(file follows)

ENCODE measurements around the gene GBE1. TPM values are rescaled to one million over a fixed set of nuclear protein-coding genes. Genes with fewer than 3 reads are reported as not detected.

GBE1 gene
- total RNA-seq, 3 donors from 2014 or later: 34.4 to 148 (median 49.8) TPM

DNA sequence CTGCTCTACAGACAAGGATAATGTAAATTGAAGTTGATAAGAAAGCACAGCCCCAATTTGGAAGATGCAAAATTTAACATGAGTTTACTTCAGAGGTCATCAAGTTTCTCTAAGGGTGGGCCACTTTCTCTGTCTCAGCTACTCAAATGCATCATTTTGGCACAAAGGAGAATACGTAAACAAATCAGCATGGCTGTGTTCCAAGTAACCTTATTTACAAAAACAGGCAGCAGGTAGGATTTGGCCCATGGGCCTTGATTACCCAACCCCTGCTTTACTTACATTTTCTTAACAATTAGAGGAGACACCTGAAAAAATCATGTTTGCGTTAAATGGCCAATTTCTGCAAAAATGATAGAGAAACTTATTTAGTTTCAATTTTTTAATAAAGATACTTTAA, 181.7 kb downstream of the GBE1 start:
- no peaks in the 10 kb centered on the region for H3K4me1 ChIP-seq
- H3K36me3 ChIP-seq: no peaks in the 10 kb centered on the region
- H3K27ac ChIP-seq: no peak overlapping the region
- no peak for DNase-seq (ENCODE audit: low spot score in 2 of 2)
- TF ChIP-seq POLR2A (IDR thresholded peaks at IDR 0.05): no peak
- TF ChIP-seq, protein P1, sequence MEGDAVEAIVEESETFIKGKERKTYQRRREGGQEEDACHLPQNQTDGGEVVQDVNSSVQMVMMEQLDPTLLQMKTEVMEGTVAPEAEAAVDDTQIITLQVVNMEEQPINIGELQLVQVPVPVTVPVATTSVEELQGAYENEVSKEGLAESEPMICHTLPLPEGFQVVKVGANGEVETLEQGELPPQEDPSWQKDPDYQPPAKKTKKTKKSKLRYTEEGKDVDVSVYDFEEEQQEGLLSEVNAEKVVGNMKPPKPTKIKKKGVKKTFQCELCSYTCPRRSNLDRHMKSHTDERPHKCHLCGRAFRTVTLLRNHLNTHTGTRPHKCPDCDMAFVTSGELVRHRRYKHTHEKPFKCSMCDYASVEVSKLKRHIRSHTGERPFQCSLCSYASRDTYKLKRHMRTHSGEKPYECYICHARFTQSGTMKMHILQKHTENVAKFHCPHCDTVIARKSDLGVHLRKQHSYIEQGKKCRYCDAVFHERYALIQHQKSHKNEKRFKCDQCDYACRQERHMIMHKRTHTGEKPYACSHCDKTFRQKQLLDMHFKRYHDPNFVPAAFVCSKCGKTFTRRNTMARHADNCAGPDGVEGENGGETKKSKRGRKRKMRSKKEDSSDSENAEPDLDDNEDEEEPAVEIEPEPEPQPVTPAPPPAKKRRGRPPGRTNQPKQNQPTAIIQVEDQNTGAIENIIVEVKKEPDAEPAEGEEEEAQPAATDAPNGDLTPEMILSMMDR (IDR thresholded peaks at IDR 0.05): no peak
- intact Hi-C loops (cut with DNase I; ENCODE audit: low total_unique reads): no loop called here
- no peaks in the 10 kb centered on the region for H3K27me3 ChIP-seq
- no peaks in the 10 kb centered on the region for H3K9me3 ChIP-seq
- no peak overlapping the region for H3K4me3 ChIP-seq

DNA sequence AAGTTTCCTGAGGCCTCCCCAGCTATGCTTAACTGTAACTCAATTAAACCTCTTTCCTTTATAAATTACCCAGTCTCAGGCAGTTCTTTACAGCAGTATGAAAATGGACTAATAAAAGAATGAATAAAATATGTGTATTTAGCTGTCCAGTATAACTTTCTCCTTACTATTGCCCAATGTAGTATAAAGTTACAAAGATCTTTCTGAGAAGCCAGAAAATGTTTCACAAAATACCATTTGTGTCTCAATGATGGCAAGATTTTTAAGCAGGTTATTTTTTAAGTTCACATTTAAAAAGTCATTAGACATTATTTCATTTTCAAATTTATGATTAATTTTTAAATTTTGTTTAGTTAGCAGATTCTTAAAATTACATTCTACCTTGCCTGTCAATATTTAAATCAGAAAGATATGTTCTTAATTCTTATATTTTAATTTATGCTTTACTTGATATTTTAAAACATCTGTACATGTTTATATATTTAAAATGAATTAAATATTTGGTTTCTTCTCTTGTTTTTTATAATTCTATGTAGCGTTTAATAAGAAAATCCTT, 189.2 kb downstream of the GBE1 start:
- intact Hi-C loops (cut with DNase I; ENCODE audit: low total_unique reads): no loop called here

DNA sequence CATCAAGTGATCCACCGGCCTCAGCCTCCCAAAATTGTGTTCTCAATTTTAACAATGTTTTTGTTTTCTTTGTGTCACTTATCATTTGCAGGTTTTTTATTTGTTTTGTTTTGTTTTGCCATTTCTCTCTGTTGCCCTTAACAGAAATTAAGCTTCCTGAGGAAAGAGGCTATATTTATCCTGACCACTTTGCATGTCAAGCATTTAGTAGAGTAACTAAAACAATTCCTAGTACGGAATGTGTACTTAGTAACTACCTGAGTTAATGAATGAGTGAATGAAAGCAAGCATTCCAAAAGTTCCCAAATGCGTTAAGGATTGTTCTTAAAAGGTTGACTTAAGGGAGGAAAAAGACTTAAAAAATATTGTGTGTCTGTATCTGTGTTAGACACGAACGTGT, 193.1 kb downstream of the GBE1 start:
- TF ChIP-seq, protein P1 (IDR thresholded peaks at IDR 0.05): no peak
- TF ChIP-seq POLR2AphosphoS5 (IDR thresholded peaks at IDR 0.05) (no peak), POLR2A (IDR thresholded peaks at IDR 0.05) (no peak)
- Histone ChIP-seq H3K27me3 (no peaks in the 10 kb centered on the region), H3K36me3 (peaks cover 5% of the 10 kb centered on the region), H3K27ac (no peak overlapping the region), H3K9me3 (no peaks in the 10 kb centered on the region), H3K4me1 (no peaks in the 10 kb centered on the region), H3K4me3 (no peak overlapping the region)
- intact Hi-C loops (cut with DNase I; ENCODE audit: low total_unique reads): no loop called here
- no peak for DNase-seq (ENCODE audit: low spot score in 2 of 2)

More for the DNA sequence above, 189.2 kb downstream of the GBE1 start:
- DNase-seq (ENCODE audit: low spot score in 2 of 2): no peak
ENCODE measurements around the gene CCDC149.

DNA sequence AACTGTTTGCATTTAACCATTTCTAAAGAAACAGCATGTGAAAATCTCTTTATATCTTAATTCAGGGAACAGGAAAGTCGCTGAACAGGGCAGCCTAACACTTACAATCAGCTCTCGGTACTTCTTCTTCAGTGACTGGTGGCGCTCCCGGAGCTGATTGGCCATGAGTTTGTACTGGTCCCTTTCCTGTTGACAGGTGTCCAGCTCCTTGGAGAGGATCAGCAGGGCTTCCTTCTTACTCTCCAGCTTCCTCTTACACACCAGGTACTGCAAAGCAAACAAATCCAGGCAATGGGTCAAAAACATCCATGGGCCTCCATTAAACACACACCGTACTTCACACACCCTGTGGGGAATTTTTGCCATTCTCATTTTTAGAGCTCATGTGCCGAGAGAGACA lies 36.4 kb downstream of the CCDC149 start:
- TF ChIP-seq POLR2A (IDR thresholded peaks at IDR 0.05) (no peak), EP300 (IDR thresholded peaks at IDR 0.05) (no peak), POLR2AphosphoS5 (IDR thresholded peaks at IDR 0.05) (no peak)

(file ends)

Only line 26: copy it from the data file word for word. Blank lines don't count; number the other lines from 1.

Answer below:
DNA sequence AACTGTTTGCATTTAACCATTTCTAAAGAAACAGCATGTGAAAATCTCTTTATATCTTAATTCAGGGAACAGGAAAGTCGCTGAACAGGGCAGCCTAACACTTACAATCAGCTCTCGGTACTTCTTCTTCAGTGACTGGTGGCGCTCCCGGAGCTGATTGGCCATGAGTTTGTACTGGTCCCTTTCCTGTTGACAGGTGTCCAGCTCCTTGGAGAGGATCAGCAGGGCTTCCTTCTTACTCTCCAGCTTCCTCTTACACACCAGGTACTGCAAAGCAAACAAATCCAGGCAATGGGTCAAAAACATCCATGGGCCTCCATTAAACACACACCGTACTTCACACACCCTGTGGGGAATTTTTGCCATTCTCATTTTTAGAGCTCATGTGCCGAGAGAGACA lies 36.4 kb downstream of the CCDC149 start: